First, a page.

Built in 1881, St. Francis of Assisi Mission Church is a Catholic church in Los Valdeses, a town along the Rio Grande about halfway between Del Norte and Monte Vista. One of the few Hispano churches in the San Luis Valley with a cruciform plan, St. Francis of Assisi held regular Masses until the 1990s and continues to be maintained by the community. In 2002 the building was listed on the State Register of Historic Properties.
Early Settlers Along the Rio Grande
Hispanos first settled the land around what is now Los Valdeses or Sevenmile Plaza in the 1860s and 1870s. In 1866 early settlers built the first irrigation ditches in the area. Soon more migrants from New Mexico and the nearby town of La Loma de San Jose (near Del Norte) were moving to what was known as Loma de Abaja, which lay along the Rio Grande on the road between Del Norte and Monte Vista. In the early 1870s priests from Conejos traveled to the growing settlement to celebrate Mass, but at the end of the decade the area started to be served by a new parish established at La Garita.
By the early 1880s, about seventy-five families lived in Loma de Abaja. The dispersed town on the south side of the Rio Grande was starting to be called Valdez or Valdeses after Juan Valdez, who had moved there in the early 1870s from Rio Arriba County, New Mexico. The area continued to grow after the Denver & Rio Grande Railroad was constructed through Valdez’s land in 1881. A daily train stopped at nearby Freeman Switch, allowing residents to commute to Del Norte and Monte Vista. Businesses sprang up on the north side of the Rio Grande in an area that started to be known as Sevenmile Plaza.
St. Francis of Assisi Mission Church
In 1881, the year that the railroad arrived, local residents paid for and built St. Francis of Assisi Mission Church on land donated by the Valdez family. The church was a rectangular single-nave building like many other mission churches in the San Luis Valley. It had thirty-inch-thick adobe walls atop a rubble stone foundation. Inside, the dirt floor followed the natural slope of the land from the eastern entrance up to the western altar. There were benches instead of pews, and parishioners brought a chunk of firewood to Mass for the church’s wood stove. Both Juan Valdez and his wife, Maria Nestoria Salazar, were supposedly buried in the floor of the church near the altar after they died in the late 1880s.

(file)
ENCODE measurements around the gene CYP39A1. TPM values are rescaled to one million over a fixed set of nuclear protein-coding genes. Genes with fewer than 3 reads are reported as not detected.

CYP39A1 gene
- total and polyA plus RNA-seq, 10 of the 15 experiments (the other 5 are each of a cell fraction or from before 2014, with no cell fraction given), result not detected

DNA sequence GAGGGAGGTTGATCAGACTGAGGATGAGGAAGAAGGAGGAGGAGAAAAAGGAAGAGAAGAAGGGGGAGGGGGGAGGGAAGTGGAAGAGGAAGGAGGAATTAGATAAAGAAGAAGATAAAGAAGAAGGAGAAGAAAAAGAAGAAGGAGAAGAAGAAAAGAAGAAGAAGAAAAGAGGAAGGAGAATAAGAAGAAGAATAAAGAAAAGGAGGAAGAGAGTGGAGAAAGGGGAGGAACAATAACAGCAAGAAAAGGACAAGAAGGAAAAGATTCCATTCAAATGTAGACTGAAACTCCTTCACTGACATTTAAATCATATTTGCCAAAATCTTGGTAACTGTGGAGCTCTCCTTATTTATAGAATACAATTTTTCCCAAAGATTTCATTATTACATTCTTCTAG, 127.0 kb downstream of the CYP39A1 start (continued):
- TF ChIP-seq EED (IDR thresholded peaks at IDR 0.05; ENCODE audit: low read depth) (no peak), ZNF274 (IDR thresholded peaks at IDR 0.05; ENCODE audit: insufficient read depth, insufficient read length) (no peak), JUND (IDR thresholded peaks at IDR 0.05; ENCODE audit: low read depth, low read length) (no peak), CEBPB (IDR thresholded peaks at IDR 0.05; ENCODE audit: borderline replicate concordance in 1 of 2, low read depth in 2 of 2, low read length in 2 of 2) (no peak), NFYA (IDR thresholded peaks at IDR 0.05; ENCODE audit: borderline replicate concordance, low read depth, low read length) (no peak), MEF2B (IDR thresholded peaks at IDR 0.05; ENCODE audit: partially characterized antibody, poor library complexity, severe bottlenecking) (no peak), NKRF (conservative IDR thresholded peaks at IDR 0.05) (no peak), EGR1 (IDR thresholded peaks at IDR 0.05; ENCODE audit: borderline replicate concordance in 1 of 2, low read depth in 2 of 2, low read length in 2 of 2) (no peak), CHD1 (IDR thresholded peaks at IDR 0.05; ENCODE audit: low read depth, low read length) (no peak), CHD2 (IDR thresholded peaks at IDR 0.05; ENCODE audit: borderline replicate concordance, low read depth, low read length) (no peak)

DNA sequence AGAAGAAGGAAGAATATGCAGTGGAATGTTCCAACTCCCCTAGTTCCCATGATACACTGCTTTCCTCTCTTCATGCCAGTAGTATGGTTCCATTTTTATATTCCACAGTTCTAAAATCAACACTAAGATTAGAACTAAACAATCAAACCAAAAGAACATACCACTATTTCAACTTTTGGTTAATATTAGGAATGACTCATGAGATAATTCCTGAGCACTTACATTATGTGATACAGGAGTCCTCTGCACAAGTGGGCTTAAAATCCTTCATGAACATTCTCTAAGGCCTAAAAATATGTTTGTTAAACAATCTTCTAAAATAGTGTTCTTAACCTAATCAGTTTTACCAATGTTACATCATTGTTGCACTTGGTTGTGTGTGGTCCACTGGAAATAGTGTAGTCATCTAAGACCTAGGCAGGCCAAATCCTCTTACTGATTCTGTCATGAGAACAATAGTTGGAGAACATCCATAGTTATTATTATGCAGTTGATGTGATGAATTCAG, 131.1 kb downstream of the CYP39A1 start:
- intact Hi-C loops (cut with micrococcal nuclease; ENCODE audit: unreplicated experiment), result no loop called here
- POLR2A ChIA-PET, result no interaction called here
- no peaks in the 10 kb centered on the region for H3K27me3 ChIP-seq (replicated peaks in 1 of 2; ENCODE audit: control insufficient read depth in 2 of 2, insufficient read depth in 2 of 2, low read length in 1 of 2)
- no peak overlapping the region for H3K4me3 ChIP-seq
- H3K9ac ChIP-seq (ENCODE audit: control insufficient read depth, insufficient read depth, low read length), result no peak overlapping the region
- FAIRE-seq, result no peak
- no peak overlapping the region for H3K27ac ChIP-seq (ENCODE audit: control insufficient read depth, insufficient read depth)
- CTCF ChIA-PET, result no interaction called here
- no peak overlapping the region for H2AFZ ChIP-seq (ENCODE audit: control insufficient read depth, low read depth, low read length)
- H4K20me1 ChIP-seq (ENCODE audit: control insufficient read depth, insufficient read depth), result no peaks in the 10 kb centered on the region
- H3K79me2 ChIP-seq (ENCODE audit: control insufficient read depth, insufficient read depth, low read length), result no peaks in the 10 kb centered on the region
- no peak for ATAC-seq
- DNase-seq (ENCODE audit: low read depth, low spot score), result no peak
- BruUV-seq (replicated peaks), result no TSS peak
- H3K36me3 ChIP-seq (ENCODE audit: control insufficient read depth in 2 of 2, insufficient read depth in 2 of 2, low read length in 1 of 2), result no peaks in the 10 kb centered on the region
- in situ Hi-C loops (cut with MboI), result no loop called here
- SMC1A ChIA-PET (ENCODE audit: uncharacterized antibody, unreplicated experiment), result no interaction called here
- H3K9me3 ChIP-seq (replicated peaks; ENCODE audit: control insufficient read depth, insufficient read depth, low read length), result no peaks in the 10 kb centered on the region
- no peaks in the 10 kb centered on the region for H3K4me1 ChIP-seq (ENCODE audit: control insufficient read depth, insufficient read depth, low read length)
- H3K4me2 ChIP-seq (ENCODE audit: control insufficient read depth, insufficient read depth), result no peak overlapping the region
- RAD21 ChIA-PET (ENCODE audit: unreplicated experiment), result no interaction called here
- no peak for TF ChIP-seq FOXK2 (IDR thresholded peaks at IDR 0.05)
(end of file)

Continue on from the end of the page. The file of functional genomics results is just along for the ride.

The community expanded and renovated the church several times in the twentieth century. The most significant expansion occurred in 1925, when transepts were added on both sides to create a cruciform plan. Around the same time, a wood floor was installed over the original dirt floor, the interior adobe walls were redone, and two small rooms for a sacristy and storage were added in the northwest and southwest corners where the transepts met the central building.
In the 1930s the church was often so crowded that some parishioners had to stand. The community held special celebrations for the Feasts of San Isidro and Corpus Christi in the spring and the Feast of St. Francis in the fall.
During World War II, German prisoners of war installed electricity in the church and other buildings in the area. Also in the 1940s, the community installed a new main altar from Spain, which was so tall that the roof above it had to be raised. At some point the wood floor was replaced with concrete and tile. After World War II, the town’s population dropped significantly, but until the 1990s Mass was celebrated weekly or monthly at the church.
Today, local residents still think of St. Francis of Assisi as their home church, but many travel to Del Norte or Monte Vista for regular services. They continue to maintain the church and gather there on October 4 to celebrate the Feast of St. Francis.